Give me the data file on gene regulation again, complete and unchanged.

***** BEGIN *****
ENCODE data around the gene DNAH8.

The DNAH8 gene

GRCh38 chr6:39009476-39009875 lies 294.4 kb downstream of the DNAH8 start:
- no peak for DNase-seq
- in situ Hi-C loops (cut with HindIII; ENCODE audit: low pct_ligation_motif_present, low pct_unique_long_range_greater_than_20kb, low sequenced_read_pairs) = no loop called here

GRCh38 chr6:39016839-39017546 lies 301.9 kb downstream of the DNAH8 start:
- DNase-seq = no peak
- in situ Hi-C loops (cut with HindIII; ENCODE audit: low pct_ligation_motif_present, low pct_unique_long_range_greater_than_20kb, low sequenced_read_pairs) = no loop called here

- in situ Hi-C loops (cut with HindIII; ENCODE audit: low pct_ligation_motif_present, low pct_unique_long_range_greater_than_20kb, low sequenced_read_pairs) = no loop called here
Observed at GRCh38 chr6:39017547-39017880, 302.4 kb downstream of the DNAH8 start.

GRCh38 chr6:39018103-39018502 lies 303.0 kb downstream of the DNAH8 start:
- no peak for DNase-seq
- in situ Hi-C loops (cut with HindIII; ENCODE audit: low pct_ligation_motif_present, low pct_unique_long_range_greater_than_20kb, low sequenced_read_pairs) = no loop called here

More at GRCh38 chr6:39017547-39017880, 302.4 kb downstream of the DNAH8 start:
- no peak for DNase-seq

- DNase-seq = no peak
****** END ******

ENCODE data around the gene DNAH8.

The DNAH8 gene

GRCh38 chr6:39009476-39009875 lies 294.4 kb downstream of the DNAH8 start:
- no peak for DNase-seq
- in situ Hi-C loops (cut with HindIII; ENCODE audit: low pct_ligation_motif_present, low pct_unique_long_range_greater_than_20kb, low sequenced_read_pairs) = no loop called here

GRCh38 chr6:39016839-39017546 lies 301.9 kb downstream of the DNAH8 start:
- DNase-seq = no peak
- in situ Hi-C loops (cut with HindIII; ENCODE audit: low pct_ligation_motif_present, low pct_unique_long_range_greater_than_20kb, low sequenced_read_pairs) = no loop called here

- in situ Hi-C loops (cut with HindIII; ENCODE audit: low pct_ligation_motif_present, low pct_unique_long_range_greater_than_20kb, low sequenced_read_pairs) = no loop called here
Observed at GRCh38 chr6:39017547-39017880, 302.4 kb downstream of the DNAH8 start.

GRCh38 chr6:39018103-39018502 lies 303.0 kb downstream of the DNAH8 start:
- no peak for DNase-seq
- in situ Hi-C loops (cut with HindIII; ENCODE audit: low pct_ligation_motif_present, low pct_unique_long_range_greater_than_20kb, low sequenced_read_pairs) = no loop called here

More at GRCh38 chr6:39017547-39017880, 302.4 kb downstream of the DNAH8 start:
- no peak for DNase-seq

- DNase-seq = no peak